I’ve just been flicking through a photo album from my undergraduate days. I couldn’t find any food in disguise – just me. There I was, at a Hollywood-themed fancy dress party, wearing a giant cardboard box with my head and feet sticking out top and bottom. Since all the other women there were cutting a dash as Marilyn, Greta or Judy, why did I think it was a good idea to go as one of the Brown Paper Packages Tied Up with String from The Sound of Music? I have absolutely no idea.

Don’t call it stew

Stew is a horrible word. We stew in our own juice when we deserve what’s coming to us. We get into a stew when we’re cross. So why would we want to eat the stuff? Mrs Ramsay, matriarch of Virginia Woolf’s novel To the Lighthouse, knew that. She didn’t waste time on stew. She served Boeuf en Daube – rich, delicious and celebratory.

Boeuf en Daube is why I took up yoga briefly. The yoga class was in the Town Hall, opposite a wonderful Butcher’s. He understood exactly what I meant when I said I wanted to buy stewing steak but I didn’t want to make stew. I still buy the steak, but I don’t stop at the Town Hall.

This is my version of Mrs Ramsay’s finest moment:

  • 1 kg braising or stewing steak cut into large pieces
  • 2 cans of Guinness
  • 1 cup red wine
  • 3 bay leaves
  • A bundle of fresh thyme
  • 50 grams butter
  • 3 tablespoons extra virgin olive oil
  • 2 medium onions
  • 6 cloves garlic, chopped
  • Three quarters cup tomato ketchup – I know this sounds odd. But the simultaneously sweet and tart flavours are just what you need, I promise
  • 600 ml vegetable stock
  • salt and freshly ground black pepper

Marinade the beef in the beer and wine with the thyme and bay leaves and leave in the fridge for 24 hours. Scoop the meat out of the marinade. Reserve the marinade and season the meat well. Melt the butter in a frying pan with the olive oil and add half the seasoned meat. Fry until brown. Repeat with the second batch of beef. Put the whole lot together in the pan and add the onion and garlic. Cook gently for fifteen minutes. Add the ketchup – trust me – and stir for a few more minutes before pouring in the Guinness and wine mixture. Bring to the boil and then reduce to a simmer, allowing the liquid to reduce by a quarter. Add the stock, bring back to a simmer and then cook in the oven at 170 degrees C with a lid on for 1 and half hours. Add a little water if you feel you need to. Remove the lid and cook for a further half hour. By this time the meat should be soft and inviting. If there’s too much liquid, reduce the sauce until it’s the deep, rich consistency and colour you like. Serve it, in triumph, with plain rice and green beans.

ps My fondness for Boeuf en Daube isn’t a soppy, escapist obsession with food in fiction. I’ve never tasted anything nastier than the ‘sardines pressed into ginger cake’ recommended by Enid Blyton.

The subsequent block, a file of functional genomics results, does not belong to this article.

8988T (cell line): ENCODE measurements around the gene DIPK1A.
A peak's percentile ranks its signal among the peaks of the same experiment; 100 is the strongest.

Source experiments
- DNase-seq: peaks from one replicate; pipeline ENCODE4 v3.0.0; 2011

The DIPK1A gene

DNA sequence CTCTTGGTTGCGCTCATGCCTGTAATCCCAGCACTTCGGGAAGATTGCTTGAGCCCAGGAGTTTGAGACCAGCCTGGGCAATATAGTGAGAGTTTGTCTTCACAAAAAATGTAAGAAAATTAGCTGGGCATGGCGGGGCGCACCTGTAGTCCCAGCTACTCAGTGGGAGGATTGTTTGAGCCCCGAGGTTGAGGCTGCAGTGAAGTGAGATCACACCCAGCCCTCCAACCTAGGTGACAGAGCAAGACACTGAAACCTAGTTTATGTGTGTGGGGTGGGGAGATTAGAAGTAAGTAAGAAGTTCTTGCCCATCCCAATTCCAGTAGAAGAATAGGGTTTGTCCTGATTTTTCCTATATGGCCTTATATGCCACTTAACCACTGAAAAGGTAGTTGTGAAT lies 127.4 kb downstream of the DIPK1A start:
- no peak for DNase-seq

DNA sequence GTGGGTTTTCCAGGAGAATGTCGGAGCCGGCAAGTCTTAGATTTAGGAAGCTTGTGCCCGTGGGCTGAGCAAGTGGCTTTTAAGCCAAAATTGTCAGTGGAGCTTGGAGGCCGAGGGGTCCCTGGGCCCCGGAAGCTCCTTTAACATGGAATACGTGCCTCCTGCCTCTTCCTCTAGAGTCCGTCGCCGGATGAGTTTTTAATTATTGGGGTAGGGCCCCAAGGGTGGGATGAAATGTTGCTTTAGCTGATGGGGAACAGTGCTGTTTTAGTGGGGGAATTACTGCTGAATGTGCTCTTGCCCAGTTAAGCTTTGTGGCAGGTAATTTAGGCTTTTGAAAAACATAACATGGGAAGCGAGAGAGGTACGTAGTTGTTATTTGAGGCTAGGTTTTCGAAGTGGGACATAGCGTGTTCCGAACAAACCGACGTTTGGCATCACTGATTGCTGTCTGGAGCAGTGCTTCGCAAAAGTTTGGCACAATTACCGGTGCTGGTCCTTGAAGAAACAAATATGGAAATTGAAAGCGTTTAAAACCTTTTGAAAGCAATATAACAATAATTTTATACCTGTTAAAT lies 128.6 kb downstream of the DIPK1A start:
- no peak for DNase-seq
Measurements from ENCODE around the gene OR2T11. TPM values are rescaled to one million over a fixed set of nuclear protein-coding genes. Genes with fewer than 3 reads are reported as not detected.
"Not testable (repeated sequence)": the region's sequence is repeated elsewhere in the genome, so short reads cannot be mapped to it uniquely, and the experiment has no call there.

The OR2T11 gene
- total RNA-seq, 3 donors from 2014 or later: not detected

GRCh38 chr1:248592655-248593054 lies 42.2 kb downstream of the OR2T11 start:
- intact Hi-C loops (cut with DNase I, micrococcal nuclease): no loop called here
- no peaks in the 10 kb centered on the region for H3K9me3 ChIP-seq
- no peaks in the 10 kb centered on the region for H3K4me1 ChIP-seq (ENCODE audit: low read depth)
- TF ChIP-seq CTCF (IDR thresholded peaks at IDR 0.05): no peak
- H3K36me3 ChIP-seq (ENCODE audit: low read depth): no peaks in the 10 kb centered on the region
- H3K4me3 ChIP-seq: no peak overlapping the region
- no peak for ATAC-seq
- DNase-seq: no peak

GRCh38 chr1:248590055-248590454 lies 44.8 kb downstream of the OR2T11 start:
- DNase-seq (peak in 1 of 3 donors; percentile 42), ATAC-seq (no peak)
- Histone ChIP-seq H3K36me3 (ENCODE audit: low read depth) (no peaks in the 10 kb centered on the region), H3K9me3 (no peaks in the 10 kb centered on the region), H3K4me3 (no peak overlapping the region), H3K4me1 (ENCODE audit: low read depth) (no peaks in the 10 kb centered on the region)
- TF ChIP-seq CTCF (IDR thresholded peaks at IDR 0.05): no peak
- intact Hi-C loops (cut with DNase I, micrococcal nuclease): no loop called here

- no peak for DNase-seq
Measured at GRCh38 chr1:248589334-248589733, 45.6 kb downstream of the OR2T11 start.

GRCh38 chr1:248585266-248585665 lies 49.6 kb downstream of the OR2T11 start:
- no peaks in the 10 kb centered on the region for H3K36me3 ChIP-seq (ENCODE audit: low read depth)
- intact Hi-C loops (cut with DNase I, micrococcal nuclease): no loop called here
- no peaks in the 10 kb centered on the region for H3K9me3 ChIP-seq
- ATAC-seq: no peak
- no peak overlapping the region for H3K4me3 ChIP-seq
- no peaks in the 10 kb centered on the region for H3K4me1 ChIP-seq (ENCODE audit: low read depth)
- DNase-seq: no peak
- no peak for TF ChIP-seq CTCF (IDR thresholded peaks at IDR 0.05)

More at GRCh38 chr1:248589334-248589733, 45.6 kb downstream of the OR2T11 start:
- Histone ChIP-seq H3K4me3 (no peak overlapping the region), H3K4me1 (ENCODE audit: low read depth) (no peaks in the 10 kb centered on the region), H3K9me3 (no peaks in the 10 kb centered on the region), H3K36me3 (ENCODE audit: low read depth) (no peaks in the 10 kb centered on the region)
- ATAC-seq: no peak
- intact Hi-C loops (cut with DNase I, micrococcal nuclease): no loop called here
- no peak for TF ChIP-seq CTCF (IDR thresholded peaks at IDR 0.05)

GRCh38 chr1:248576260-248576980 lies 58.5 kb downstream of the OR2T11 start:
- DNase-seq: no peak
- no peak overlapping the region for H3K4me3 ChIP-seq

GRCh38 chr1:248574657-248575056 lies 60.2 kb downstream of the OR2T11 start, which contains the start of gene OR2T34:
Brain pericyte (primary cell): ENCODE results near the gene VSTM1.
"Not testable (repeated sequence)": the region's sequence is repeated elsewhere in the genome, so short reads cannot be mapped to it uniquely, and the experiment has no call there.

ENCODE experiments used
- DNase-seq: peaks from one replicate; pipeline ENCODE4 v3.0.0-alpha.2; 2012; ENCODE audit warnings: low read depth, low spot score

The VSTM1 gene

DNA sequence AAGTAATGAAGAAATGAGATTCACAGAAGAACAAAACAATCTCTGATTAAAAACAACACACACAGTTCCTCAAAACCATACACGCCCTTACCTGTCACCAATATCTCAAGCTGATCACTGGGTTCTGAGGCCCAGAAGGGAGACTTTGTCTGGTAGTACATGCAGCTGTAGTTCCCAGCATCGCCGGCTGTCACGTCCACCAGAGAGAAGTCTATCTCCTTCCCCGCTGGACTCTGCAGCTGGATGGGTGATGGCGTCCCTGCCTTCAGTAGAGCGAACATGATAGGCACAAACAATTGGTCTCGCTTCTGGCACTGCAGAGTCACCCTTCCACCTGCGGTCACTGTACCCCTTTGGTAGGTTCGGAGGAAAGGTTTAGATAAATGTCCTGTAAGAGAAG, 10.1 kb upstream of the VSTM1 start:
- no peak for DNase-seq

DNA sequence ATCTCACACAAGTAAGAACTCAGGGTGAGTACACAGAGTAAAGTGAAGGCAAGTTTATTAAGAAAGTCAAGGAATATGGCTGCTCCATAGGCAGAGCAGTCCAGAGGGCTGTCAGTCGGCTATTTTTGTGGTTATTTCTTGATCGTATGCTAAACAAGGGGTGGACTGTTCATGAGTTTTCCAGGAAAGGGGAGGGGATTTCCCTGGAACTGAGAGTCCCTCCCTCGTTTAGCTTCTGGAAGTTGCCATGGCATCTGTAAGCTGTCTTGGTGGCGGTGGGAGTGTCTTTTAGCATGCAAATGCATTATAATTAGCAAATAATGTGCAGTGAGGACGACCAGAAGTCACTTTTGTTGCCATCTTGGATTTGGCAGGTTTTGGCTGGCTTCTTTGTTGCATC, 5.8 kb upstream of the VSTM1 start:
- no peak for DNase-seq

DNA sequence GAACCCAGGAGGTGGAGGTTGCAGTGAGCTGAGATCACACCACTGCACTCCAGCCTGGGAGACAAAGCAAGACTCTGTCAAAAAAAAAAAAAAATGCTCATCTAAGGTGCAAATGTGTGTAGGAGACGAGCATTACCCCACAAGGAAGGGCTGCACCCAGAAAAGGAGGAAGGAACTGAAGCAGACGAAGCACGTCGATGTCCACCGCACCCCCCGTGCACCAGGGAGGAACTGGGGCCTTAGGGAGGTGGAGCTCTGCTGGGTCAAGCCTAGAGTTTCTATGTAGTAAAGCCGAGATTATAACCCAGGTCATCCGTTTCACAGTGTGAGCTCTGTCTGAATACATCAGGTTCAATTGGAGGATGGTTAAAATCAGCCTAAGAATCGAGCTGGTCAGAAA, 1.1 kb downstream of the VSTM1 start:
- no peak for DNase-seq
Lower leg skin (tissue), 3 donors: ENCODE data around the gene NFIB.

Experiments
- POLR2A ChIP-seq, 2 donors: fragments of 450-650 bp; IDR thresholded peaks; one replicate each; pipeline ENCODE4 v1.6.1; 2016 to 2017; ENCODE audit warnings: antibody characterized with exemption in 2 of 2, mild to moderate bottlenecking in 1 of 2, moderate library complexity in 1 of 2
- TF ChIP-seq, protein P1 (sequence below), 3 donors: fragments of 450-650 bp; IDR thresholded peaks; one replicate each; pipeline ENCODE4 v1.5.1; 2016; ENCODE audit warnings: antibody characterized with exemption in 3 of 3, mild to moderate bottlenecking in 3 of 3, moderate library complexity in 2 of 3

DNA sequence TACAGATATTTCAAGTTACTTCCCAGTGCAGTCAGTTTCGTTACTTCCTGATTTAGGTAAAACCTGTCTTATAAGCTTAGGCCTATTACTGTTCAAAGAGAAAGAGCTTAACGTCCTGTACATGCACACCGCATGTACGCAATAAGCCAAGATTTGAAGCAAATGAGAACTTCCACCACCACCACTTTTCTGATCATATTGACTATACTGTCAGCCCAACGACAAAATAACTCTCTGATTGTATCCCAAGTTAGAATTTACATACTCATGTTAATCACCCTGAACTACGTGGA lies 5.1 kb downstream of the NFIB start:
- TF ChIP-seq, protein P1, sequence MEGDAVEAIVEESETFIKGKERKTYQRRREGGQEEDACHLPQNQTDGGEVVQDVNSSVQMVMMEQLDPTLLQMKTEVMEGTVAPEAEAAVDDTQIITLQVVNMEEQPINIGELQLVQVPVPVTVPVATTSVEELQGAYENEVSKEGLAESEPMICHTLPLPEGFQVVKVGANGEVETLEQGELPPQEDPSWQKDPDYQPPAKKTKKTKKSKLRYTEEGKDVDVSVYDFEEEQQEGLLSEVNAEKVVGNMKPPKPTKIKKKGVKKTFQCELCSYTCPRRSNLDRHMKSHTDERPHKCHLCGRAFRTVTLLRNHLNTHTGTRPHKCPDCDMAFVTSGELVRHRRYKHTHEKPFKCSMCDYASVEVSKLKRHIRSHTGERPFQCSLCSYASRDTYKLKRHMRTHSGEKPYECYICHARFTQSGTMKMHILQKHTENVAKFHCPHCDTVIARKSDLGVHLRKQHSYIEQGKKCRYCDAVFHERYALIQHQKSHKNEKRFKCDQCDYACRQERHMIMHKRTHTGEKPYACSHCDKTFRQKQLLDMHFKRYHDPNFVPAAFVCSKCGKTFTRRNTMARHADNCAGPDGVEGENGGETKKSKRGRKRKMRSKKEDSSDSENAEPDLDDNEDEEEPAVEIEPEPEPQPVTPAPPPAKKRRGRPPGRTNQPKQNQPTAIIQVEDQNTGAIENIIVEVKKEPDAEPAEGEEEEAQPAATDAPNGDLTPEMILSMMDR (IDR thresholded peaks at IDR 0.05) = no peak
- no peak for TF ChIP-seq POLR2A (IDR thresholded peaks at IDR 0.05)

Smoked ham baked for six hours in a black treacle jacket

This is the James Dean of the ham world – smoky, langorous and with the coolest black jacket in town. There are only two ingredients – a hunk of smoked pork loin and a jar of black treacle.

Dollop a fat spoonful of treacle or molasses onto a large square of silver foil. Slap the pork on top – a 900g piece should do it – and then, with a large knife, spread treacle everywhere else. And I don’t mean a thin smearing as though you’re buttering a posh sandwich. Slather the treacle on. Imagine that you’re larding your ham with protective grease in preparation for a cross-Channel swim in winter. For a 900g slab of ham, 300g of treacle is perfect. Wrap the ham up in the silver paper and repeat with three more layers so it’s a snug little bundle. Place in a baking dish not much bigger than the bundle and bake at 100 degrees for around six hours. Don’t be tempted to take the paper off.

Remove the steaming parcel from the oven. Once it’s cool enough to handle, remove the wizened wrapping and parcel it up again in a fresh, single coat of foil. Put something very heavy on top of the silver parcel to encourage the ham to keep a close, easily sliceable texture when it’s cold. I use the complete works of Chaucer in a plastic bag. A telephone directory would work just as well I suppose, but strictly speaking ‘phone numbers are too prosaic for James Bacon Dean. Allow to cool for at least three or four hours with the heavy weight still on top, but overnight in the fridge is best. When it’s cold, unwrap it and, once sliced, eat with garlic mashed potato and buttered cabbage.

Plum tree

I have a dilemma. My neighbours have given me a Victoria plum tree. There it is, in the wheelbarrow, waiting rather anxiously for the clumsiest gardener there ever was (me) to lower it into its new home. But if neighbours are going to be so neighbourly, shouldn’t I give them something in return? Wouldn’t a jar of my organic Seville orange marmalade be just the ticket? But when I look at the golden jars lined up in the cupboard, I realise that I am a bad person. The phrase “I’ve just made this and wondered if you would like some” doesn’t come readily to my lips in the case of marmalade, although I’ve got an embarrassment of brown, sludgy tomato chutney if anyone would like some.

ps. I’ll tell you when my tree starts brandishing its first plums. I’m going to make plum and chilli jelly.

pps. My conscience won. I’m one jar down.

Why the eggs are on the roof

When I was ten, my mum’s best friend Sally told me that if I threw an egg onto the roof of our house and it landed perfectly, it would never break. I loved that story. It’s true that some eggs soared right over the top and landed in a mangled mess in the grass on the other side. But countless more vanished into the wedge-shaped crevice between the two gables. I’m sure they never broke.

Sally taught me that the only way to be sure that spaghetti is perfectly cooked is to throw a strand against the wall. When it sticks to the plaster, it’s ready to eat. Eggs on the roof, spaghetti on the walls, picnics in the rain, hot sausages in the snow, plum and chilli jelly made with fruit left in a carrier bag on the front step by a friend. This is the food that always makes me happy and sometimes makes me laugh…